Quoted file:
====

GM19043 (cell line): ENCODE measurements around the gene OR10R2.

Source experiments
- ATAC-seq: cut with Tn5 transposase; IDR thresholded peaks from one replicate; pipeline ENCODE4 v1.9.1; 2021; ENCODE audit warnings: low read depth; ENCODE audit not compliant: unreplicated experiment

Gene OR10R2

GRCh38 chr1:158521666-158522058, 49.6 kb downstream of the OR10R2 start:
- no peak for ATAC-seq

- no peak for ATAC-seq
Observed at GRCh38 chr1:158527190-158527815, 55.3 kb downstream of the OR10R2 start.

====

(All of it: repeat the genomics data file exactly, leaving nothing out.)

GM19043 (cell line): ENCODE measurements around the gene OR10R2.

Source experiments
- ATAC-seq: cut with Tn5 transposase; IDR thresholded peaks from one replicate; pipeline ENCODE4 v1.9.1; 2021; ENCODE audit warnings: low read depth; ENCODE audit not compliant: unreplicated experiment

Gene OR10R2

GRCh38 chr1:158521666-158522058, 49.6 kb downstream of the OR10R2 start:
- no peak for ATAC-seq

- no peak for ATAC-seq
Observed at GRCh38 chr1:158527190-158527815, 55.3 kb downstream of the OR10R2 start.